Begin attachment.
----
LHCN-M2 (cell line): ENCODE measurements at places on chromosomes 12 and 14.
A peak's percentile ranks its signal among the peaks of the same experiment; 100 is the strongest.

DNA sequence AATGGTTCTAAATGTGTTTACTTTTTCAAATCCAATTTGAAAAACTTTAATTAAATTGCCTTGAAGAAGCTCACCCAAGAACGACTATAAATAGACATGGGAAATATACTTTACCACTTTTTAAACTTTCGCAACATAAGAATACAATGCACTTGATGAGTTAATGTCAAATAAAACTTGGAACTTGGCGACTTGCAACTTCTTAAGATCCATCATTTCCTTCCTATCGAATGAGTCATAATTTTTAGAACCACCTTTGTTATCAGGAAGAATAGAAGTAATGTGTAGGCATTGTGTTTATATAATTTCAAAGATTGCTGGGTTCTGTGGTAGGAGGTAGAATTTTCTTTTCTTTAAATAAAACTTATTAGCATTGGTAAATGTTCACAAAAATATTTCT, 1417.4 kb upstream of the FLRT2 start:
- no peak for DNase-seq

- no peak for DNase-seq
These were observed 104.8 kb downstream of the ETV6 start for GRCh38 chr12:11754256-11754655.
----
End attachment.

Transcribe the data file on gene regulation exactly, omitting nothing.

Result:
LHCN-M2 (cell line): ENCODE measurements at places on chromosomes 12 and 14.
A peak's percentile ranks its signal among the peaks of the same experiment; 100 is the strongest.

DNA sequence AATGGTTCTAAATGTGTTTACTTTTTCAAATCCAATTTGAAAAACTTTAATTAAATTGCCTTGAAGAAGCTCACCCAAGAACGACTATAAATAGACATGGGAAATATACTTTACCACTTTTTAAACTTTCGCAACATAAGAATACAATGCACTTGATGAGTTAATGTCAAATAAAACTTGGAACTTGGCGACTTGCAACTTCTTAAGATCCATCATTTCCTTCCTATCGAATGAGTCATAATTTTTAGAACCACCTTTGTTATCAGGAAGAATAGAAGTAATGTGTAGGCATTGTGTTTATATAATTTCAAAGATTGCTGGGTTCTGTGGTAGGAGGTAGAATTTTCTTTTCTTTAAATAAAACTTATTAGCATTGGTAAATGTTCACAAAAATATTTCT, 1417.4 kb upstream of the FLRT2 start:
- no peak for DNase-seq

- no peak for DNase-seq
These were observed 104.8 kb downstream of the ETV6 start for GRCh38 chr12:11754256-11754655.